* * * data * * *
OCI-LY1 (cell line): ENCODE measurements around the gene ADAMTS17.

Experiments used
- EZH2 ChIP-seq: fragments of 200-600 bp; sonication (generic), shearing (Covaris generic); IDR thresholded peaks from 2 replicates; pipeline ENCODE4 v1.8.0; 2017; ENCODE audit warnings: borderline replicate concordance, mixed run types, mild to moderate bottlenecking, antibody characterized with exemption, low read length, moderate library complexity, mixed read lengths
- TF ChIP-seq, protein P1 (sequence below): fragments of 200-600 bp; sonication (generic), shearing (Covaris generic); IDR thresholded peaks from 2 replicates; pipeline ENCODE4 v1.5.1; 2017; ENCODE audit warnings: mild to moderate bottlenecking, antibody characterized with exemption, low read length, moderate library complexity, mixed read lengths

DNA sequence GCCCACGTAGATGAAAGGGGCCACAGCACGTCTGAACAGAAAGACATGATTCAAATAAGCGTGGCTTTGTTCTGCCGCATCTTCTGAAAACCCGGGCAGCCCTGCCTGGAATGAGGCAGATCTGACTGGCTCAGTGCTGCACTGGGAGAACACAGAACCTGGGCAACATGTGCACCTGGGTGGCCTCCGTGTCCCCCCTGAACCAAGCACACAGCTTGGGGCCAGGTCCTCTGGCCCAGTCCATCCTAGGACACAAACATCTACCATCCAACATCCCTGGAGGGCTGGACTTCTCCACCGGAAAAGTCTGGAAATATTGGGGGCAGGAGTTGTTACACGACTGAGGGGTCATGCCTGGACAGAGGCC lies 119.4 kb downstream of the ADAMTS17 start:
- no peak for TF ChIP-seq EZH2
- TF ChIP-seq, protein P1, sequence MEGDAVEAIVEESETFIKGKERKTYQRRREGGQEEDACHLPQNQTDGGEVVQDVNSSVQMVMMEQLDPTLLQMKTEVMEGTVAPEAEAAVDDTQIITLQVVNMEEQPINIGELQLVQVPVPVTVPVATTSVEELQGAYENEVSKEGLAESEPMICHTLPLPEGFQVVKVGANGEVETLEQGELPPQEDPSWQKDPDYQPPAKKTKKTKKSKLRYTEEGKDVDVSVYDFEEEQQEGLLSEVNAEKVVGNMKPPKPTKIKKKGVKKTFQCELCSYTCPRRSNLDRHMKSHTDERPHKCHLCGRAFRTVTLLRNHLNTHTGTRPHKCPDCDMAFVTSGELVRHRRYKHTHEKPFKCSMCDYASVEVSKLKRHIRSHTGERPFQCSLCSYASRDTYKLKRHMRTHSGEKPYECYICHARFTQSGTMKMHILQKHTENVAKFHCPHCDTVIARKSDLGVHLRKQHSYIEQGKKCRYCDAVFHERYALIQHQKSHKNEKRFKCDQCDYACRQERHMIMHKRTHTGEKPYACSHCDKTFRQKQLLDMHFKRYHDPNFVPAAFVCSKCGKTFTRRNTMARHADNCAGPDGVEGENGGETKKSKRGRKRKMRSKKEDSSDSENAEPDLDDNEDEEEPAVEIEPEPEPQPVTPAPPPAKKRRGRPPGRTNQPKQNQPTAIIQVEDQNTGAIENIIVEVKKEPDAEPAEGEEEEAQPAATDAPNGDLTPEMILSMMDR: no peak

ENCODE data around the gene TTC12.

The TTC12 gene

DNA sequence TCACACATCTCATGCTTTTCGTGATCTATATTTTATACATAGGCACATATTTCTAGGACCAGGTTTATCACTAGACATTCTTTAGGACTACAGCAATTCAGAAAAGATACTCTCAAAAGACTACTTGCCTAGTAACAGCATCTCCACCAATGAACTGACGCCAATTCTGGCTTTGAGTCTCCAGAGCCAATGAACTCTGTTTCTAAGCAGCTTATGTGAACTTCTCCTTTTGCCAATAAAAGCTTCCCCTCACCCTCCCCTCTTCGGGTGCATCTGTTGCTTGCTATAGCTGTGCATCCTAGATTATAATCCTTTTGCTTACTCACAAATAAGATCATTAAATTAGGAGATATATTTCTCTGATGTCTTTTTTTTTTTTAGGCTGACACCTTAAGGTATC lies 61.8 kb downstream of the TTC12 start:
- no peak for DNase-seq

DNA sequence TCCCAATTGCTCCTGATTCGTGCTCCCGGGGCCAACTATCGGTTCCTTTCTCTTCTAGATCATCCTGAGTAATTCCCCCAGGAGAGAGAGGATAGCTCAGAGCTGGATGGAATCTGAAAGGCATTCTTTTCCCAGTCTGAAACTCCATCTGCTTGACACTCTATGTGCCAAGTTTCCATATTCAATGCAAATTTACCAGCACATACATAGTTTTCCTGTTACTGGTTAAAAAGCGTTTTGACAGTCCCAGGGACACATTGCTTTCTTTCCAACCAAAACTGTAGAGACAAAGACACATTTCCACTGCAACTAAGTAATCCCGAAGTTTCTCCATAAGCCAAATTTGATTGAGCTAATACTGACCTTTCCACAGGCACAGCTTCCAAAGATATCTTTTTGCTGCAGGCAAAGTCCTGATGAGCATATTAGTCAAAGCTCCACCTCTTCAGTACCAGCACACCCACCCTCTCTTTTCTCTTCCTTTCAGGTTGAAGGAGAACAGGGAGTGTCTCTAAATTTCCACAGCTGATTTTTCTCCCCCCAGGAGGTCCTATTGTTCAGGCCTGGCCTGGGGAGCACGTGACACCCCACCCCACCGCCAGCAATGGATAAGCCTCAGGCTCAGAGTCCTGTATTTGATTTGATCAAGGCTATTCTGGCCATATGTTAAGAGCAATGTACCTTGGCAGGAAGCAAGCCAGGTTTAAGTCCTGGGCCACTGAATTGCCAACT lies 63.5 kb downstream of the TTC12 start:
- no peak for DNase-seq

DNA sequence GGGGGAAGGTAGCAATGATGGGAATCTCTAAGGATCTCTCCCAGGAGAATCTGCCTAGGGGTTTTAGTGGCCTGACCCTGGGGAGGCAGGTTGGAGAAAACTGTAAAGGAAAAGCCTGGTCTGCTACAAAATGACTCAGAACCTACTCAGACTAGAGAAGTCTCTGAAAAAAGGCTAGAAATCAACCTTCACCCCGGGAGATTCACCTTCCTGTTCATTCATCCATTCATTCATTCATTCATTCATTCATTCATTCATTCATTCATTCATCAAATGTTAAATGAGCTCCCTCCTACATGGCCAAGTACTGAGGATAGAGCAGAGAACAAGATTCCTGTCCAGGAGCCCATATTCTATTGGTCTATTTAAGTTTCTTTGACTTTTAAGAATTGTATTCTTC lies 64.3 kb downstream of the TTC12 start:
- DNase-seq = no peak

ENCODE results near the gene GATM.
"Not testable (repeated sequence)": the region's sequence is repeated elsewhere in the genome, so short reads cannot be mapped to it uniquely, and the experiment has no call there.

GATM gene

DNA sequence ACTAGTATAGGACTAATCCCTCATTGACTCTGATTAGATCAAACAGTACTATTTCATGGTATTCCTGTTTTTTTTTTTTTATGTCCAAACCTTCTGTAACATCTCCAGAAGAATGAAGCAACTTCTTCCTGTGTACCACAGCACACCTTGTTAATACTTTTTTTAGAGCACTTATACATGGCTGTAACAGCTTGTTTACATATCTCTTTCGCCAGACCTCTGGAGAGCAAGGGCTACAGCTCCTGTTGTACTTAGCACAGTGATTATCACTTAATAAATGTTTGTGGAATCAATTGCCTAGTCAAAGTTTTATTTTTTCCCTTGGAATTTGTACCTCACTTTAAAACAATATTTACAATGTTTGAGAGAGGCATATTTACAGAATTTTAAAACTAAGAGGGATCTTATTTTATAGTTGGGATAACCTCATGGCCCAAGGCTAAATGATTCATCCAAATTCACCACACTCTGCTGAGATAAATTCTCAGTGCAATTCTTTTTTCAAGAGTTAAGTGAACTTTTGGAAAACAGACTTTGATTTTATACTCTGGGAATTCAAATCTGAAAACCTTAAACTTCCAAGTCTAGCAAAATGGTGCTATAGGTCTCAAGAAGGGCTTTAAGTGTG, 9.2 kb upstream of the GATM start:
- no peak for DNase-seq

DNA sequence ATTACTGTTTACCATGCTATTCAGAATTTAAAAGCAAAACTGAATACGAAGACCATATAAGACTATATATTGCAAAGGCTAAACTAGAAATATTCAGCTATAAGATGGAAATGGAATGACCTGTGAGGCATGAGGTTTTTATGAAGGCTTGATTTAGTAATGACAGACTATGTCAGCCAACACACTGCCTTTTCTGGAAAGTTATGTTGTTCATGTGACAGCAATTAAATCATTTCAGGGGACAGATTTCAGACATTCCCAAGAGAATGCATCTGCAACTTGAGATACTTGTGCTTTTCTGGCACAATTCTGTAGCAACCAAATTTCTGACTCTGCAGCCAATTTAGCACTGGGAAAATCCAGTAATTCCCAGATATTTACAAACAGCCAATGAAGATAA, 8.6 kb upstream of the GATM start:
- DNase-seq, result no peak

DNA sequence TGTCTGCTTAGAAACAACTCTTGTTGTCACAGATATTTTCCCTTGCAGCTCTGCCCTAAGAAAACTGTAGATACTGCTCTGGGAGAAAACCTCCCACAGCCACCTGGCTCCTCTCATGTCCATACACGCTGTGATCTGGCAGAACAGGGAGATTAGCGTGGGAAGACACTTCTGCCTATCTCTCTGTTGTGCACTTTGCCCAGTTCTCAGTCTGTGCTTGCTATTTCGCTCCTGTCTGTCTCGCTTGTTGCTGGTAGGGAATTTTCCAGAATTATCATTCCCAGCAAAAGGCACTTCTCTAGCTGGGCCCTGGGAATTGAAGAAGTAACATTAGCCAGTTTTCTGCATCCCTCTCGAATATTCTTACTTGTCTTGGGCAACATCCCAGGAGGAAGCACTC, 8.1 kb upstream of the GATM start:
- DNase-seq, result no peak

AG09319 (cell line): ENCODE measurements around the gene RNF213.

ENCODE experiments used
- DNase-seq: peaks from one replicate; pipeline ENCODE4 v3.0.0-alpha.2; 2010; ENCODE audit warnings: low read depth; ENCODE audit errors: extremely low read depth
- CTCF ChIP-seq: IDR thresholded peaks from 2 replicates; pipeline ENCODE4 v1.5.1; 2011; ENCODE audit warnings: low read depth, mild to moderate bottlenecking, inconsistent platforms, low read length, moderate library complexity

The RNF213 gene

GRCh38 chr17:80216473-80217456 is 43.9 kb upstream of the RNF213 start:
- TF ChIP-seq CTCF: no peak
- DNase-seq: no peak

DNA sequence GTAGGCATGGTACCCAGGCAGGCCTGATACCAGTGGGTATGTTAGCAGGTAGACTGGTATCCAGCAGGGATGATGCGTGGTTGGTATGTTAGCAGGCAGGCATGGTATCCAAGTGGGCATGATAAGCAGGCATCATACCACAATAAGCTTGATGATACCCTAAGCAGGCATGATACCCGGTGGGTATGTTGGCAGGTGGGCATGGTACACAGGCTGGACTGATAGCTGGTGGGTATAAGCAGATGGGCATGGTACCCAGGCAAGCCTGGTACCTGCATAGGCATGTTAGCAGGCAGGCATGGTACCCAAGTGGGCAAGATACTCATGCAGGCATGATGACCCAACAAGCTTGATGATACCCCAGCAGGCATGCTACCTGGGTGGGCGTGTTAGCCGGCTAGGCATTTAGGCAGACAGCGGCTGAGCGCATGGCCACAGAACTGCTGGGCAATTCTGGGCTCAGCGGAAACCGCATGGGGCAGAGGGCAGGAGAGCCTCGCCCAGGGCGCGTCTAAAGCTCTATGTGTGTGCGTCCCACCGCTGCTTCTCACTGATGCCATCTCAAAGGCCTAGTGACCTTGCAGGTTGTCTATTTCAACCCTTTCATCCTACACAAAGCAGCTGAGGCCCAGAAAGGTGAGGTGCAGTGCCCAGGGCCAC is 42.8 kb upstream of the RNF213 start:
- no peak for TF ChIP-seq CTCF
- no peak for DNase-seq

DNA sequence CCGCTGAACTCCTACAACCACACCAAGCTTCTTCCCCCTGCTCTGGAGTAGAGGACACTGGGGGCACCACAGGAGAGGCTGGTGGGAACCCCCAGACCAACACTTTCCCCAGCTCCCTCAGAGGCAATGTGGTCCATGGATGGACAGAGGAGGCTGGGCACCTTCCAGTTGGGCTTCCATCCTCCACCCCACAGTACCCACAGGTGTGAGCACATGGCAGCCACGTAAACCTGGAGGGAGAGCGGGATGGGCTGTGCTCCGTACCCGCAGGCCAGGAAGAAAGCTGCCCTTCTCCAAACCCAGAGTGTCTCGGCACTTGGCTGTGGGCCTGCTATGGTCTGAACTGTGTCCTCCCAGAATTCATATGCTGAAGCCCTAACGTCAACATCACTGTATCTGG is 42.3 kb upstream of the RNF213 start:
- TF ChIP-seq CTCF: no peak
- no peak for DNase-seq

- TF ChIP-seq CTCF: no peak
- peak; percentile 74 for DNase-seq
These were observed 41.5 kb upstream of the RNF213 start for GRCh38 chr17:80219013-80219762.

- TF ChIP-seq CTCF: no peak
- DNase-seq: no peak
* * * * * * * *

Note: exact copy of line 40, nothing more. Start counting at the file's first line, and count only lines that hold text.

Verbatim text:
- peak; percentile 74 for DNase-seq